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Weeds and their categories

“A weed is any plant that requires some form of action to reduce its effect on the economy, the environment, human health and amenity.” – D.Montoya 2012. 

Weeds come in various shapes, sizes and classifications. Classifications include invasive weeds, noxious weeds and exotic weeds. These classifications often overlap. Alternatively, a weed is any plant that does not belong or is not wanted in its current location. 

The impact of weeds is primarily the intense competition they bring to the existing environment. This aggressive competition often swallows local species and causes mass degradation of the biodiversity and ecology of an entire area. 

Weeds can, however, also be harmful to animals, agriculture and industry. These weeds are often labelled as noxious as they specifically affect local processes and result in a high economic cost. Noxious weeds are plants known due to their invasive tactics and difficulty controlling. Notable species are Patterson’s Curse - Echium plantagineum, Prickly Pear - Opuntia leucotricha and Fire Weed - Senecio madagascariensis.

Invasive weeds are plants that have been introduced into an environment, suited for their optimum growth. These can be both native and exotic, caused when plants are moved around the country from machinery, horticulture and trade. Notable species include Boxthorn - Lycium ferocissimum, various cacti species and various water species. This is due to Australia hosting a variety of environments often aligning with other countries with similar biomes. This results in Australia becoming a prime location for invasive species infestations.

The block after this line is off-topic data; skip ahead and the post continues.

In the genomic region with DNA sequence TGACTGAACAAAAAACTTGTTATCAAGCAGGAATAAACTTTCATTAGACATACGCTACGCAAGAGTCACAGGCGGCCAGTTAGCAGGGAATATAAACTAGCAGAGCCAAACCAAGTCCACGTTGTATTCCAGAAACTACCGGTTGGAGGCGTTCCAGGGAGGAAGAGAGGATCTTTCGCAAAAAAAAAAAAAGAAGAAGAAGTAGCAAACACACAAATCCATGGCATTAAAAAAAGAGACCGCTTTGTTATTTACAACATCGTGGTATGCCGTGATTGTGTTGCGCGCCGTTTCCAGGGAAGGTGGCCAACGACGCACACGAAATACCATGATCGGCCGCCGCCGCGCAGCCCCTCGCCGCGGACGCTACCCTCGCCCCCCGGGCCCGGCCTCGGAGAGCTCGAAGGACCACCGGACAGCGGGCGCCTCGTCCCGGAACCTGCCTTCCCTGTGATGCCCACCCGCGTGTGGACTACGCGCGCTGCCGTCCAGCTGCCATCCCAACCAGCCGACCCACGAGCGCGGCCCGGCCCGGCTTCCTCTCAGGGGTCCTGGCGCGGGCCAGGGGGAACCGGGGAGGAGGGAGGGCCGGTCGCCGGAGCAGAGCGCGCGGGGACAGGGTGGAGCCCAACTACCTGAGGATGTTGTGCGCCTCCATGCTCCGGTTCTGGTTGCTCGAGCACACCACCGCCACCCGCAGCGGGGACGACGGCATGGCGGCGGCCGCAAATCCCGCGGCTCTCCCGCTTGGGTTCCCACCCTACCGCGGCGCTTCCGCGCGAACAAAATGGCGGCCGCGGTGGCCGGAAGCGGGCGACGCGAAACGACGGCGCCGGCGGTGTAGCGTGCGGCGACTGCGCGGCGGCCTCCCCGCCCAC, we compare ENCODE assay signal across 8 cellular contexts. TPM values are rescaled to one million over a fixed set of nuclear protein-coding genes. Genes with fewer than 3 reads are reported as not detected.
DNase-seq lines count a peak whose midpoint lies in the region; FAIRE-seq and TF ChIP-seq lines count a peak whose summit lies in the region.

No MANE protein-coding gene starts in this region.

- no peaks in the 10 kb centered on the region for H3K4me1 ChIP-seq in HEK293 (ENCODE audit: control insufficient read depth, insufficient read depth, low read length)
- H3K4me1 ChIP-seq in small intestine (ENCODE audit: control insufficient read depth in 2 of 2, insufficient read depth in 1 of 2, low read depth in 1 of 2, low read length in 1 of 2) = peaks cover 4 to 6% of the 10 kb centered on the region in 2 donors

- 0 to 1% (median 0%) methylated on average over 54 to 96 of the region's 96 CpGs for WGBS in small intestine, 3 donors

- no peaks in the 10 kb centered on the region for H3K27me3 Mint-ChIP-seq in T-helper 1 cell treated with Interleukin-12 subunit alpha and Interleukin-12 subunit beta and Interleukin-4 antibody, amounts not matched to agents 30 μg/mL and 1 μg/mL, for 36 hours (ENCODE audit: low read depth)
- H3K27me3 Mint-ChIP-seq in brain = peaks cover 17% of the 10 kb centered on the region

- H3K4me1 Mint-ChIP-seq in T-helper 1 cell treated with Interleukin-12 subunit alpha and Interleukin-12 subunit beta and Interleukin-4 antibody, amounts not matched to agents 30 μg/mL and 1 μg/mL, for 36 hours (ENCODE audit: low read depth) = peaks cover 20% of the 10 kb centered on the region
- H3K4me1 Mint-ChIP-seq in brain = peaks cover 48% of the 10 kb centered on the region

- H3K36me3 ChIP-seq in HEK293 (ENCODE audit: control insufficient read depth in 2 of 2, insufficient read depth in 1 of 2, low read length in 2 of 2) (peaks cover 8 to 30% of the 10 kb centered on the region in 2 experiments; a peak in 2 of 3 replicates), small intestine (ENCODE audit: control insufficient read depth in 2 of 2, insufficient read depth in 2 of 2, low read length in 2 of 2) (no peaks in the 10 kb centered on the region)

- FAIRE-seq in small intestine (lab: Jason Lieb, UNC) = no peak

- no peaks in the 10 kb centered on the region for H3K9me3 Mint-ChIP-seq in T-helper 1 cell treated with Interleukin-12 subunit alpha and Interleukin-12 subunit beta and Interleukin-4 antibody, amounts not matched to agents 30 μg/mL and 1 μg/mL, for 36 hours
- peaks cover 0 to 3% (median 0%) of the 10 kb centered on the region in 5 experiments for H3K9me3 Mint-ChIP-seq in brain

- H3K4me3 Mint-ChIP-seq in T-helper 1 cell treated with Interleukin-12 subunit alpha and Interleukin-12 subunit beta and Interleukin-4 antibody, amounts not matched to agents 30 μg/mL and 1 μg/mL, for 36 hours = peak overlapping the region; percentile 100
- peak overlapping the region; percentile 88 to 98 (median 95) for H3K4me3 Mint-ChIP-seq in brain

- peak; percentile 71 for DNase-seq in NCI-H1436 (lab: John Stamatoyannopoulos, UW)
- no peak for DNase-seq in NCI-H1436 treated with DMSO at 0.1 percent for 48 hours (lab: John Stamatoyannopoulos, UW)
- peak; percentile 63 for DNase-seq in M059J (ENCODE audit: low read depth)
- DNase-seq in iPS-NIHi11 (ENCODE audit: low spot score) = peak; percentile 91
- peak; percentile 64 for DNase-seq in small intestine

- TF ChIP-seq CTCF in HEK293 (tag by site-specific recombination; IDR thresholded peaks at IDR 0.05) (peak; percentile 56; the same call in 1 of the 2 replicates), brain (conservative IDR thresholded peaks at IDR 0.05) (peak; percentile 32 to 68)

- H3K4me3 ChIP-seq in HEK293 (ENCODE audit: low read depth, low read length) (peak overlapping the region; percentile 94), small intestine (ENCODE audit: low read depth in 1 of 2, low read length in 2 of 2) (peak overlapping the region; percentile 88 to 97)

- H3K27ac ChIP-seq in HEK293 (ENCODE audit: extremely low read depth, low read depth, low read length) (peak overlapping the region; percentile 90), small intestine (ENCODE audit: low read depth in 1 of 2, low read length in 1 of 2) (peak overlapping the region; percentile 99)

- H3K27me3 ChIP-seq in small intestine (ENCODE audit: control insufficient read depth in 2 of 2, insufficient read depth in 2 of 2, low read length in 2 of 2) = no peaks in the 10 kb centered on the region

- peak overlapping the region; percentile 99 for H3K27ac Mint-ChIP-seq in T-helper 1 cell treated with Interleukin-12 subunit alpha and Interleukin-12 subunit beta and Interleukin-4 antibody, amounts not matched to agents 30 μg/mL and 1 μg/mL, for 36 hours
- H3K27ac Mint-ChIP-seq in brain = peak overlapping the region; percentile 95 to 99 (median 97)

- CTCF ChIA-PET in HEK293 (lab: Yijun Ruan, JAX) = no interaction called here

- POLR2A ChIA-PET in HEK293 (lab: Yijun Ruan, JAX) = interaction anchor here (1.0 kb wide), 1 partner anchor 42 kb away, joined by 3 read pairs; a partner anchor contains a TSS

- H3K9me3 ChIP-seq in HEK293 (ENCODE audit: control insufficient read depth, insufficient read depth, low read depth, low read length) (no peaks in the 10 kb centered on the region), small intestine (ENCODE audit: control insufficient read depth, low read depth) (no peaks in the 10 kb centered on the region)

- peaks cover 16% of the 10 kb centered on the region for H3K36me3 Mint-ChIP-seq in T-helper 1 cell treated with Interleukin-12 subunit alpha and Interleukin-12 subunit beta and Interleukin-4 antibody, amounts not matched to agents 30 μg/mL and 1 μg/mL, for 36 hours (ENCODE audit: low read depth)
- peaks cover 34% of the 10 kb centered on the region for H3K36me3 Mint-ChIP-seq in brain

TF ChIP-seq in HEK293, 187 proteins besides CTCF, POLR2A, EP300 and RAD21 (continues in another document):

Exotic weeds are plants from overseas whereby they have been brought to Australia and escaped containment. These weeds have catastrophic effects on the native environment as they have no naturally occurring control mechanisms and often find themselves in environments better suited for their optimum growth. This leads to mass invasive populations whereby even after eradication the previous landscape is non-existent. 
 

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